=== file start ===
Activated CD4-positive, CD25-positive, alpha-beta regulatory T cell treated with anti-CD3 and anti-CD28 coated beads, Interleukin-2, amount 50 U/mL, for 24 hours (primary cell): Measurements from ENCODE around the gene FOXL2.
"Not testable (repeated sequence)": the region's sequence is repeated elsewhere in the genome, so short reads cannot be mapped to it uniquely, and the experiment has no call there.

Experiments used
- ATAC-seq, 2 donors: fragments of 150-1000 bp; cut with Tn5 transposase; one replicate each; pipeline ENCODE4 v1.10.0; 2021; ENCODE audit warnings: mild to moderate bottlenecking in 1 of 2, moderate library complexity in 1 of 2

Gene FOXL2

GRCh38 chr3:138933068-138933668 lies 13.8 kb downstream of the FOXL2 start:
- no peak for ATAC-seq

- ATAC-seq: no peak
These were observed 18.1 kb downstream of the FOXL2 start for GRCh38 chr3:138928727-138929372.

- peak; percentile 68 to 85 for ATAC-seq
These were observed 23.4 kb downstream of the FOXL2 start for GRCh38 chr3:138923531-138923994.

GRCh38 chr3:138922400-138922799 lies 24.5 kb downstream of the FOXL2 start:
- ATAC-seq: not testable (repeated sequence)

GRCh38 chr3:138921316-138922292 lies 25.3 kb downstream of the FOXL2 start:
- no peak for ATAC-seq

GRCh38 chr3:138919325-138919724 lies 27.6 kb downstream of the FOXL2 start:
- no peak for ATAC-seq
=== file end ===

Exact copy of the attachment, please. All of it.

Activated CD4-positive, CD25-positive, alpha-beta regulatory T cell treated with anti-CD3 and anti-CD28 coated beads, Interleukin-2, amount 50 U/mL, for 24 hours (primary cell): Measurements from ENCODE around the gene FOXL2.
"Not testable (repeated sequence)": the region's sequence is repeated elsewhere in the genome, so short reads cannot be mapped to it uniquely, and the experiment has no call there.

Experiments used
- ATAC-seq, 2 donors: fragments of 150-1000 bp; cut with Tn5 transposase; one replicate each; pipeline ENCODE4 v1.10.0; 2021; ENCODE audit warnings: mild to moderate bottlenecking in 1 of 2, moderate library complexity in 1 of 2

Gene FOXL2

GRCh38 chr3:138933068-138933668 lies 13.8 kb downstream of the FOXL2 start:
- no peak for ATAC-seq

- ATAC-seq: no peak
These were observed 18.1 kb downstream of the FOXL2 start for GRCh38 chr3:138928727-138929372.

- peak; percentile 68 to 85 for ATAC-seq
These were observed 23.4 kb downstream of the FOXL2 start for GRCh38 chr3:138923531-138923994.

GRCh38 chr3:138922400-138922799 lies 24.5 kb downstream of the FOXL2 start:
- ATAC-seq: not testable (repeated sequence)

GRCh38 chr3:138921316-138922292 lies 25.3 kb downstream of the FOXL2 start:
- no peak for ATAC-seq

GRCh38 chr3:138919325-138919724 lies 27.6 kb downstream of the FOXL2 start:
- no peak for ATAC-seq